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  • Linda Burney, 59, was the first female Aboriginal to enter the New South Wales state parliament in 2003.

    Linda Burney, 59, was the first female Aboriginal to enter the New South Wales state parliament in 2003. | Photo: AFP

Burney, the daughter of a white mother and an Aboriginal father, will represent the New South Wales seat of Barton.

Australia’s first Aboriginal woman elected to Parliament has made history again by delivering her first maiden speech in her native Aboriginal language.

Labor Party MP Linda Burney was one of the first of the new batch of MPs who spoke in Canberra. She spoke in the language of the Wiradjuri people, an Indigenous group from central New South Wales.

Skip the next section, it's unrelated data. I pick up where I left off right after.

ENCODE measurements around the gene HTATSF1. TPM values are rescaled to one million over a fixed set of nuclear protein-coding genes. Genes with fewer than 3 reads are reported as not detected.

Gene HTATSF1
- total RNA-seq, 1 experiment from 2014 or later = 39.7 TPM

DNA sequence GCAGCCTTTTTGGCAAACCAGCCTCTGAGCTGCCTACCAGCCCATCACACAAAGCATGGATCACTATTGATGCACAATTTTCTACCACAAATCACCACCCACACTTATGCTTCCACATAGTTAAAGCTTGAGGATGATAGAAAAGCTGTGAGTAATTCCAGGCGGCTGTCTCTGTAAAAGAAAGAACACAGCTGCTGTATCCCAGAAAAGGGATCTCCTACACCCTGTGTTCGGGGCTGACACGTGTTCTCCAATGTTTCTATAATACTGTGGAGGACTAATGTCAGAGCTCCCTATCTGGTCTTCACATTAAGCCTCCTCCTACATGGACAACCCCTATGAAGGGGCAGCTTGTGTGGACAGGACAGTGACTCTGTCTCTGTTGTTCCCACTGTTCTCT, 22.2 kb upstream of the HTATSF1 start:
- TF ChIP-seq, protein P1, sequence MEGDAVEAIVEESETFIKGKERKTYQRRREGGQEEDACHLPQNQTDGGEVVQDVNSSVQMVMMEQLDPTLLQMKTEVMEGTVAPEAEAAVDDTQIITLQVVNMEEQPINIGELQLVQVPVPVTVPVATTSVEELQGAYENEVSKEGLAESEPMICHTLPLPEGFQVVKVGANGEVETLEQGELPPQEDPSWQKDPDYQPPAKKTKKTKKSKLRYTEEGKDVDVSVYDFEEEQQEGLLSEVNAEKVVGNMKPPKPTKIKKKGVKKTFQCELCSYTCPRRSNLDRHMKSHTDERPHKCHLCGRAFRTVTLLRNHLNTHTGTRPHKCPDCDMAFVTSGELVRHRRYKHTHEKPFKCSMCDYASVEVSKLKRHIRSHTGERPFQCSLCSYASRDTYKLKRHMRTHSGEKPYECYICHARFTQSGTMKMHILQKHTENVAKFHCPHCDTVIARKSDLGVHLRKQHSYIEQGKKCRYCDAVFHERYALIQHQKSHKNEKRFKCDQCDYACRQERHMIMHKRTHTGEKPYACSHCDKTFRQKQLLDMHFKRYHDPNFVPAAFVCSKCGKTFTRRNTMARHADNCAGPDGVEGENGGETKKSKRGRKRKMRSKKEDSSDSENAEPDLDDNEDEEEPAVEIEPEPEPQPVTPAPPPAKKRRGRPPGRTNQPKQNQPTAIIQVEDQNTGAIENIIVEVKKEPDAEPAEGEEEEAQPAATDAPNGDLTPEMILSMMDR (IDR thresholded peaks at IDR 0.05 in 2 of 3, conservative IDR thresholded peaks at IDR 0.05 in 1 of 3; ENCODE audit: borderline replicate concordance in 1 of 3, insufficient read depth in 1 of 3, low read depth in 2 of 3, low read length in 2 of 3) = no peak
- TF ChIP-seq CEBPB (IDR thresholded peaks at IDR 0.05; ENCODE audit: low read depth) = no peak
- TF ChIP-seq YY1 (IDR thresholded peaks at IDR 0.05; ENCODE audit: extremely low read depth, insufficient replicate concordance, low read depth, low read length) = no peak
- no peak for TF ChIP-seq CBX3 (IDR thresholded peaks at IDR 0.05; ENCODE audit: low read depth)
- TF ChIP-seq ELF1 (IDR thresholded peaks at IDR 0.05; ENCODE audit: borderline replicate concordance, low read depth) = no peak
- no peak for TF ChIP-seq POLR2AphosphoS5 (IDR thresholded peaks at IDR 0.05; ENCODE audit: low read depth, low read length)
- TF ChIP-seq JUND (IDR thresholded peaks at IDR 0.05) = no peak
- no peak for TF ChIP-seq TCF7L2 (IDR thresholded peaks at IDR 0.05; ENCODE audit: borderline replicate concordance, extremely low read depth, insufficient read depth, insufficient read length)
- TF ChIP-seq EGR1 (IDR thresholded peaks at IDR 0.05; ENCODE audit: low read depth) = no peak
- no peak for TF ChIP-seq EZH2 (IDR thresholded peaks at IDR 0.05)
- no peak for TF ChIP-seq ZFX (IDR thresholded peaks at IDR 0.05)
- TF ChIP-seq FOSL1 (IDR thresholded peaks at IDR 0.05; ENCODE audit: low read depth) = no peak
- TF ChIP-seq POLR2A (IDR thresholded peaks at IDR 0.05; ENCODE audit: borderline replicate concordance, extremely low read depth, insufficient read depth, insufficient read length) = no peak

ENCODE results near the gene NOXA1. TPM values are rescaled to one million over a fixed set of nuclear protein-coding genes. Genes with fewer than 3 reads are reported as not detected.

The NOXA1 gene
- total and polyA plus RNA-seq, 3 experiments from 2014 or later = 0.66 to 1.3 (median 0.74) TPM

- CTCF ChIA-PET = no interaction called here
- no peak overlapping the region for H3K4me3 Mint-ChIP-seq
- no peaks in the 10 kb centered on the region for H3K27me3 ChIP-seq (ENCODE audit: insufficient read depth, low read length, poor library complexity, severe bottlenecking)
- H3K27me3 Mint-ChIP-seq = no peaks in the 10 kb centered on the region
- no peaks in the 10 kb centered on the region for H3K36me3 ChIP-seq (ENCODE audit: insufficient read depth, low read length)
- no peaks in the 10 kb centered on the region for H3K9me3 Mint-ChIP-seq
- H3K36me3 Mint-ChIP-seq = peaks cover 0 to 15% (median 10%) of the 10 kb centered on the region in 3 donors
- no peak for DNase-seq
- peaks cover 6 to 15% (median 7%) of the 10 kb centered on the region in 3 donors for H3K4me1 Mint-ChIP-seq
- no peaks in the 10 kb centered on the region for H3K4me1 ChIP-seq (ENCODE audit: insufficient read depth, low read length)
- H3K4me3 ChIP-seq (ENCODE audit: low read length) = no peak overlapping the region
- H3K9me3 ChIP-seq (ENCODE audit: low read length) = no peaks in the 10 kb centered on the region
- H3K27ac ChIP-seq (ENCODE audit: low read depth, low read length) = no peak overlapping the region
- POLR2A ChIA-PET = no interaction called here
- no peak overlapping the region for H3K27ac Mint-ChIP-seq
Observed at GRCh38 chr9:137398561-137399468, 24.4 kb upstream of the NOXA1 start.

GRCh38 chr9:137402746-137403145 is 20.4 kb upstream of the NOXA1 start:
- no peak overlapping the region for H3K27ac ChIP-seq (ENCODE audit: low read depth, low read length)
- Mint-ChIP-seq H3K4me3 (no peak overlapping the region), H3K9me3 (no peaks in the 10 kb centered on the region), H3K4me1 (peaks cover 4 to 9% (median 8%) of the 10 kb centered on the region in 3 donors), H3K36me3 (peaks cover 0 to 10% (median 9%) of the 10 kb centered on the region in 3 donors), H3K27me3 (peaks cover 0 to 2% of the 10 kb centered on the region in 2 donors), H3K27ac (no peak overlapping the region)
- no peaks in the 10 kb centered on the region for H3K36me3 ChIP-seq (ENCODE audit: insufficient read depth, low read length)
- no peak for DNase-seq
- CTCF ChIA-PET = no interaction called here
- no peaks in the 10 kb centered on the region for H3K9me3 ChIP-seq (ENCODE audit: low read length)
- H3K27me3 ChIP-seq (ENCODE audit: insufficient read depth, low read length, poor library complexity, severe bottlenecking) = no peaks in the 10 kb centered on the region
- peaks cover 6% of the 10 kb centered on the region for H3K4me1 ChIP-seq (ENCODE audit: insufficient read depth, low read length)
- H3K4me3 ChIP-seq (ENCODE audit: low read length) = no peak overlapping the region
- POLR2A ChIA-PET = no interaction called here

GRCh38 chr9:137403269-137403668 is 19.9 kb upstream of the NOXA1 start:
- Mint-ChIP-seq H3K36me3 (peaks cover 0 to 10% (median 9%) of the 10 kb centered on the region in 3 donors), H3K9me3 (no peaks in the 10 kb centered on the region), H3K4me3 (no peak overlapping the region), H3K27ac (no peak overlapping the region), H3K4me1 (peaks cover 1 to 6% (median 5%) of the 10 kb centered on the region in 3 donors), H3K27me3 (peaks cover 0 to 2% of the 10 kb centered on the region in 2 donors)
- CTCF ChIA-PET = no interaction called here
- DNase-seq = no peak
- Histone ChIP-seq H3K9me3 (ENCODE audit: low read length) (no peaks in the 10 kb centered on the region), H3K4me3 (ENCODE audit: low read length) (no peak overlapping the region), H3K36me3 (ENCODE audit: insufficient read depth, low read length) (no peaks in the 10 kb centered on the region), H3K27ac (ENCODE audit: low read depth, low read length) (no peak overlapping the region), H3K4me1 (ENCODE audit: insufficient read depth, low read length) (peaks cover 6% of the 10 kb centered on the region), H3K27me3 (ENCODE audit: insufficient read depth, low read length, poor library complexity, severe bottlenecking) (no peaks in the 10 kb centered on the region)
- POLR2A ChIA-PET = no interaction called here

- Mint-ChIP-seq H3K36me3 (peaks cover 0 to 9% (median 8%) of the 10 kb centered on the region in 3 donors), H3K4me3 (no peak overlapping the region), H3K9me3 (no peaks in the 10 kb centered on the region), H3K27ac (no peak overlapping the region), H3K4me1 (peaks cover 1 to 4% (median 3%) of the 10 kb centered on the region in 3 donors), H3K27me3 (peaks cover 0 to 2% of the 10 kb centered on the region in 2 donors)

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"The Aboriginal part of my story is important, it is the core of who I am. But I will not be stereotyped," Burney said in her maiden speech at the opening of the 45th Parliament, as a fellow Wiradjuri woman sang a traditional song.

Burney, the daughter of a white mother and an Aboriginal father, will represent the New South Wales seat of Barton.

She dennounced that Indigenous people in Australia are still suffering “disproportionately” high rates of poverty and "ill-health.”

"I was born at a time when the Australian government knew how many sheep there were but not how many Aboriginal people, I was 10 years old before the '67 referendum fixed that. The first decade of my life was spent as a non-citizen," she said.

Burney served as the New South Wales Deputy Leader of the Opposition and was also Shadow Minister for Education and Shadow Minister for Aboriginal Affairs.

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